This is my first day back in the Gallery and there seems to be a terrible lot to do so I do hope you will excuse this very short and inadequate letter which brings you and all the family my fondest love.

Yours, Arthur


Dear Arthur:

A note to say hello if you are home from Venice.

Did you see “All About Eve” – when she comes down to dinner and simply says – "fasten your safety belts; its going to be a rough evening!" [actual line is “a bumpy ride] that’s our summer. Heather’s mother and sister were with us, great fun and pleasure, but tiring. Bill & Ellen came. Janie, Billie and the children! Family riot, one after the other – wow! We are exhausted, all are gone and now wallowing in the Opera which started last week!

We have thought of you so much and how we could have roared with laughter – I found I managed to stay aloof from it all which simply infuriated the others.

All our love, Henry

And Arthur, again thank you for your patience and MOST helpful discount to make the Henry Moores possible – I feel greedy in wanting another, but we must.

22) September 21 1959

Dear Mr Hill,

Thank you very much for the cheque for £100.0.0 on account, received this morning. The balance now outstanding is £96.10.Od.

Unfortunately we have nothing else by Henry Moore at present but will be only too pleased to let you know if anything comes in.

Arthur returns from Venice today. With very best wishes,

Yours sincerely, Secretary, THE ARTHUR JEFFRESS GALLERY

23) October 30 1959

Dear Arthur:

The A.I.A. is this coming spring having their national convention in San Francisco, and we had wanted to have Henry Moore for the key note speaker. However, as hard as we have tried, he won't come as he will not speak publicly - all of which is a great disappointment.

But one of the nicest things about it all was that the committee asked me to phone him to invite him to come, and how wonderful it was to talk to him, and how close it made it all seem. This was on Wednesday, and he said that the day before he had been talking to you --- and being the rank opportunist I am, I immediately asked him if this meant that you were going to get some of his work, so that we in turn could get a piece; and he said that he would see what he could do about it! ! ! So please, please do keep us in mind when you get something, and let me appeal to you on a family basis, on a friendship basis, or any basis possible to do let us know of anything before it disappears! !

as ever, Henry

24) October 30 1959

Dear Robert Melville:

You will see my letter to Arthur; and so let me reemphasize to you how very much we want a new piece of Henry Moore's.

I think the enclosed £96/18 gets us up to date now. And thank you so much and Arthur, for letting us be so long - as it is what has made it possible for us to have these.

Most sincerely, Henry Hill

25) November 5 1959

Dear Henry,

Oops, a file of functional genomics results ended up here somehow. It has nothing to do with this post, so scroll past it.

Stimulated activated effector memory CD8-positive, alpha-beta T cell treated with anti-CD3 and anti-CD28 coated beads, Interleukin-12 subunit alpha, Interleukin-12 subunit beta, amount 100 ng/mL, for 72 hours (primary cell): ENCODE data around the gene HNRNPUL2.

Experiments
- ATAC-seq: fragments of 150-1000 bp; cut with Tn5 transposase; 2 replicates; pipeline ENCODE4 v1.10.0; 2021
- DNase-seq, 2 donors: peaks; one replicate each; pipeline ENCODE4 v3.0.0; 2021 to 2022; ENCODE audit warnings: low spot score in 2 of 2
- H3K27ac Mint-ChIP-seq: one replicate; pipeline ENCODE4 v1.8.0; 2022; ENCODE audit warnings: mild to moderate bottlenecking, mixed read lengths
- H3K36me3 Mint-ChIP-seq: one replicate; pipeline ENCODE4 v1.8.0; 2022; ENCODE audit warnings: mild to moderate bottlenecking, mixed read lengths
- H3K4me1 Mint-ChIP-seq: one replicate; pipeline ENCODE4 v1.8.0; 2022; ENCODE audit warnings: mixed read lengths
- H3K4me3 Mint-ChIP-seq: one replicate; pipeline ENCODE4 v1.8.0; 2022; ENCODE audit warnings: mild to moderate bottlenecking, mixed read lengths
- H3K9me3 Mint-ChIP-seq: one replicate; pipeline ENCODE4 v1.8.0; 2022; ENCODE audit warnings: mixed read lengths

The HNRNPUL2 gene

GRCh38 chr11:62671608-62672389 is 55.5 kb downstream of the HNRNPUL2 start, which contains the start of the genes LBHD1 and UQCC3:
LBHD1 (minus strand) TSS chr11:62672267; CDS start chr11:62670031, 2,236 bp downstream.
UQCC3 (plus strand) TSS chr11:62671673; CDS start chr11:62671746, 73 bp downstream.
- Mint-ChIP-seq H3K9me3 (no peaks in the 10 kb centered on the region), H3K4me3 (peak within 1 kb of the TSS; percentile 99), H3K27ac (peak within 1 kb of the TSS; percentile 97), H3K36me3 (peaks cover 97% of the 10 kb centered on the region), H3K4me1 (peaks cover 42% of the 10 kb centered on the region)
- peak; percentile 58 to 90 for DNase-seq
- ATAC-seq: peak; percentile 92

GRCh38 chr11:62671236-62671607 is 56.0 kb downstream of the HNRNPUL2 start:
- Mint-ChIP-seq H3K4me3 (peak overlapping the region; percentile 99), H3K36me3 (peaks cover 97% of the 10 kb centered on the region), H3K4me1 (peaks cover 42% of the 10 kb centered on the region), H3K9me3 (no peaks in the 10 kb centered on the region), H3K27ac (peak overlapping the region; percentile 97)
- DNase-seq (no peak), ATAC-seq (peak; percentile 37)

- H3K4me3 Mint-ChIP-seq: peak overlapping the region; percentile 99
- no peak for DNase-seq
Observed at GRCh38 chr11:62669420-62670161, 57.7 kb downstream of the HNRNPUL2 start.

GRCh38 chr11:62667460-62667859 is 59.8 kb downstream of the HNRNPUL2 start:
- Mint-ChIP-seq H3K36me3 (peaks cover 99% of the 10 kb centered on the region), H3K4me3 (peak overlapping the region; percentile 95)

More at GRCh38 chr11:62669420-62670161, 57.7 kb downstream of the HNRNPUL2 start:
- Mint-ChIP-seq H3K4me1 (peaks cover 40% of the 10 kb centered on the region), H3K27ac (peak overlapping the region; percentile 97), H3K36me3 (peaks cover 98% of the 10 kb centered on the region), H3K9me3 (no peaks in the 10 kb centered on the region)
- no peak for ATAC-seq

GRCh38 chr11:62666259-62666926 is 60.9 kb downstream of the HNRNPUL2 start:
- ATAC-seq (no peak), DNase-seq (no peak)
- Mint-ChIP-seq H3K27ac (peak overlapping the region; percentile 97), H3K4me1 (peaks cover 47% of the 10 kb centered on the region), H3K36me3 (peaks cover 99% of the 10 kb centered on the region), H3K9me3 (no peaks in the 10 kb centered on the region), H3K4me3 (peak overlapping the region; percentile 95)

Thank you so much for your letter of 30th October and thank you also for your cheque in settlement of all sculpture delivered to you so far. Please will you accept this as formal receipt.

About further piece of sculpture from Henry Moore, I do hope that you realize that we do continually make every endeavour to obtain some pieces from him, but it is a very very uphill struggle and I fear one that is likely to become steeper and steeper to the point of complete extinction. Whenever we ask him about it he is always very agreeable — as is his wont — but turns us off with instructions to get in touch with his secretary, Miss Tinsley, who has it seems charge of such matters and she, while promising to do everything possible for us, never holds out any immediate prospect of completion. A further snag is that Henry has now partially affiliated himself to a large Gallery in London (The Marlborough) so that it looks as though smaller “outside” Galleries like myself will in future encounter more and more difficulty in obtaining any of his work. Goodness knows, it has never been exactly easy! To add to all of the difficulties, his prices on the open market have suddenly gone up in an amazing manner and yesterday at Sotheby’s a small early stone figure by him, 18" high only, sold for the astonishing sum of £2,800.

I do not despair of obtaining another small piece for you, in fact I think that we will get one, but it does require enormous patience on both our parts and also I have a sinking feeling it may be the last we shall get from him.

With much love to you all, Arthur

26) May 18 1960

Dear Arthur,

Have been up at the University of Oregon in Eugene for two weeks. What a fabulous state it is, completely unspoiled. Have never seen anything like the color and grandeur! You would HATE it!

It was rather interesting the way there can be such overlaps. In this tiny little town, miles away from nowhere, I was driving around, and was thinking of Henry Moore so one morning sent him a postcard of the area. When I got back for classes that afternoon, the Dean called me that I must go to a talk that evening by a Read. I immediately thought it would be Carol Reed - but it wasn't .... it was John Read, son of the critic who does the BBC Art Films. I wasn't all that impressed by him; but he did show his second film on Henry Moore. Later on in the evening I met a Sculptor, Zach, who in turn had just arranged with Henry Moore for a Revolving World Fellowship in Sculpture 1 All in the same day! ! !

As you know, Heather and I are determined to wrangle, steal, beg or whatever, another piece - preferably around 24 inches or so ... God knows how much this would be ... that we can have outdoors. I don't know if this can be worked out at all.